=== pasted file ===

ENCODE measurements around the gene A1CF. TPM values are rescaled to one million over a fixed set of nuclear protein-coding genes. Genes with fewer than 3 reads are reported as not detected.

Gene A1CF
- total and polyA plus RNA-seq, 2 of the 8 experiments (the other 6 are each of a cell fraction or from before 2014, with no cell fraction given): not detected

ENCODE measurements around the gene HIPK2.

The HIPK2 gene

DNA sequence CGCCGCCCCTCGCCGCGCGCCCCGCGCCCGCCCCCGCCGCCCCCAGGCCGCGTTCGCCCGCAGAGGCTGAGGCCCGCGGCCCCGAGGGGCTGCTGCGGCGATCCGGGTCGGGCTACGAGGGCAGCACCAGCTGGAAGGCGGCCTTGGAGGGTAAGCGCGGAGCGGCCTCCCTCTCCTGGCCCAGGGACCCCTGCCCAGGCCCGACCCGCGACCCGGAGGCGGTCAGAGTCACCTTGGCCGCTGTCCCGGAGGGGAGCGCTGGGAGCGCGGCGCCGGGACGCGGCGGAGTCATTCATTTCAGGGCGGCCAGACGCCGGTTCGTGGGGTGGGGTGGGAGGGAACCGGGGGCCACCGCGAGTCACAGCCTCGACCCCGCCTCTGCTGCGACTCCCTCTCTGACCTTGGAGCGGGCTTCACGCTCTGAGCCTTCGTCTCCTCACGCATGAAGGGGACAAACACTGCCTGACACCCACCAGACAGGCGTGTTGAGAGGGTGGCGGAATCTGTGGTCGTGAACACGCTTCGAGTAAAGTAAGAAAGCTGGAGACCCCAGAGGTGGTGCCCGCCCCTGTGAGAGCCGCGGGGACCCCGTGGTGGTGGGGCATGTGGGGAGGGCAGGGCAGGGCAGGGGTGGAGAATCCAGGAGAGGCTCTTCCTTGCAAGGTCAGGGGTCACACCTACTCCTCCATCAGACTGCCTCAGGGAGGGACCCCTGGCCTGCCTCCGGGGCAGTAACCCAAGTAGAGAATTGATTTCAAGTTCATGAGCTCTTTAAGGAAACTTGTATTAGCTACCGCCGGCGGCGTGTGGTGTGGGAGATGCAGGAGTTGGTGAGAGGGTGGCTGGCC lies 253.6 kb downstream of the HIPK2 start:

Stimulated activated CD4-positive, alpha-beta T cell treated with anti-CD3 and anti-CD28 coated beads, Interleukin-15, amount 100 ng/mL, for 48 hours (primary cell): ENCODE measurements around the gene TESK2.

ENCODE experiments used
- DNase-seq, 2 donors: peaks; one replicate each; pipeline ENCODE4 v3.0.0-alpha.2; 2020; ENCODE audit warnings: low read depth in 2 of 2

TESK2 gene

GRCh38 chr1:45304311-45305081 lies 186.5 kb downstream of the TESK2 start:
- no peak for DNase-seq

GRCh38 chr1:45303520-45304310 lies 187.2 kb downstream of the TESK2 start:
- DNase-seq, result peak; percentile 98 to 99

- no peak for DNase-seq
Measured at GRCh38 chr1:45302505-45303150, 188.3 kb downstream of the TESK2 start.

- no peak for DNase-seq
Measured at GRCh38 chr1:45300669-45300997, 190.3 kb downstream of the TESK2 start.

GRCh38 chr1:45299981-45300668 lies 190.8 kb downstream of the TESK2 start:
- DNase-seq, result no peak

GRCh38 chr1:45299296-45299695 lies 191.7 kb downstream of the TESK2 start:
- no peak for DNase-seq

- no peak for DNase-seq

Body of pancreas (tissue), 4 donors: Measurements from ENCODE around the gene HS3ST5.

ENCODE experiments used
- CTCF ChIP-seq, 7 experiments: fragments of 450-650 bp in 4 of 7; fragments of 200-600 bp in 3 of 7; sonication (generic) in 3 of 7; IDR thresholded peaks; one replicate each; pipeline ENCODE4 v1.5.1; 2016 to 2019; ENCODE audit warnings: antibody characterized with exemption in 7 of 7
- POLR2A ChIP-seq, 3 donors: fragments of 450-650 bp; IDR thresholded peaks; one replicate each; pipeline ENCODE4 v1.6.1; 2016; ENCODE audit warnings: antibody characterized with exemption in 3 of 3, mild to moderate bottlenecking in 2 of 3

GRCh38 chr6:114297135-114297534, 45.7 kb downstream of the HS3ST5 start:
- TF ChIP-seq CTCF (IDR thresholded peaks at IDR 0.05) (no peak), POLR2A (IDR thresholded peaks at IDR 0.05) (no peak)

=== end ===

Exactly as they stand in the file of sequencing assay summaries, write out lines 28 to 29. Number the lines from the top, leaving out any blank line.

GRCh38 chr6:114297135-114297534, 45.7 kb downstream of the HS3ST5 start:
- TF ChIP-seq CTCF (IDR thresholded peaks at IDR 0.05) (no peak), POLR2A (IDR thresholded peaks at IDR 0.05) (no peak)